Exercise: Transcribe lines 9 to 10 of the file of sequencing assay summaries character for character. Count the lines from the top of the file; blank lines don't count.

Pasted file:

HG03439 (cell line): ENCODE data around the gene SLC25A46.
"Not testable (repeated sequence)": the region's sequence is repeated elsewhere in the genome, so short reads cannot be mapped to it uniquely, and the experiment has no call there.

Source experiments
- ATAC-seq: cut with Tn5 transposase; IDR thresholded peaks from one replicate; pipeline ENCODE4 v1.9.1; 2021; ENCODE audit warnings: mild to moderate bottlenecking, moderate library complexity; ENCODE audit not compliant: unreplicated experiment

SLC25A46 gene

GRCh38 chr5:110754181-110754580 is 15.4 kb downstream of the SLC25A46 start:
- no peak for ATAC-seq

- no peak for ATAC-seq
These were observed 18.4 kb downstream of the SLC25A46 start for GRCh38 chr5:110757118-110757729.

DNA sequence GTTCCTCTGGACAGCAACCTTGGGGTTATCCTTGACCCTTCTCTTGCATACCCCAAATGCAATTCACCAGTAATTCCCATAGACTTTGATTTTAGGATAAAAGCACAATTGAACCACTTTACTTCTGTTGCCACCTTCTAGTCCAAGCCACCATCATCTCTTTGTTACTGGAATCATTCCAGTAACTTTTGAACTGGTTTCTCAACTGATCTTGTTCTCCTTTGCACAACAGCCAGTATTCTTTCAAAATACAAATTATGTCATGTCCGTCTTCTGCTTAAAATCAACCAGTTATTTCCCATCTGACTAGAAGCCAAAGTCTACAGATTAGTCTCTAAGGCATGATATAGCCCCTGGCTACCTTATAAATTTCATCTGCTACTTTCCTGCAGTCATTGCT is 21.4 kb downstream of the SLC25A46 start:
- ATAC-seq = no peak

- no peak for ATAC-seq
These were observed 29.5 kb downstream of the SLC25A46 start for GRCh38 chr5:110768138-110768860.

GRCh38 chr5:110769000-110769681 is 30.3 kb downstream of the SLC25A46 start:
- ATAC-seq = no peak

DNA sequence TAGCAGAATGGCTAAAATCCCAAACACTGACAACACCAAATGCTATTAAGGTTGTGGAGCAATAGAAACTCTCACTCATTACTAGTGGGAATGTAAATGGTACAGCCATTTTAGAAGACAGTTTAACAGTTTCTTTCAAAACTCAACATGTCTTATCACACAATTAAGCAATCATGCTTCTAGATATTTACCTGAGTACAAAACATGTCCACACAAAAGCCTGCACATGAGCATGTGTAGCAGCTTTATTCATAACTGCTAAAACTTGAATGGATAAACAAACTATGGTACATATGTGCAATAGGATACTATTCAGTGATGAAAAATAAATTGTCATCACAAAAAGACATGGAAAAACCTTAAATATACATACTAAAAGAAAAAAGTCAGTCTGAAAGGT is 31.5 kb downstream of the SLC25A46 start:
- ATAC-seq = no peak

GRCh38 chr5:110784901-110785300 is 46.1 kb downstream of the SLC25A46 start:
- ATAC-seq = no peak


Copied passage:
These were observed 18.4 kb downstream of the SLC25A46 start for GRCh38 chr5:110757118-110757729.

DNA sequence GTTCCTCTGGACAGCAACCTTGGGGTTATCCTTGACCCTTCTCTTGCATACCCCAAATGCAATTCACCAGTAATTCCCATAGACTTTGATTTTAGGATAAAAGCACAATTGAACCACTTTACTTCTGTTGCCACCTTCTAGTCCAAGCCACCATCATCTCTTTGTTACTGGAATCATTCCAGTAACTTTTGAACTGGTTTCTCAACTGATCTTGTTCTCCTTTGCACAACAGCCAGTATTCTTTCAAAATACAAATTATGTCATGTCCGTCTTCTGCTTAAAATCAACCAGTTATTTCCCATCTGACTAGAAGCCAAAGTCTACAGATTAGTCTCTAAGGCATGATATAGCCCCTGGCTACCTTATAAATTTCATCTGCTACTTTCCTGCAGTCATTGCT is 21.4 kb downstream of the SLC25A46 start: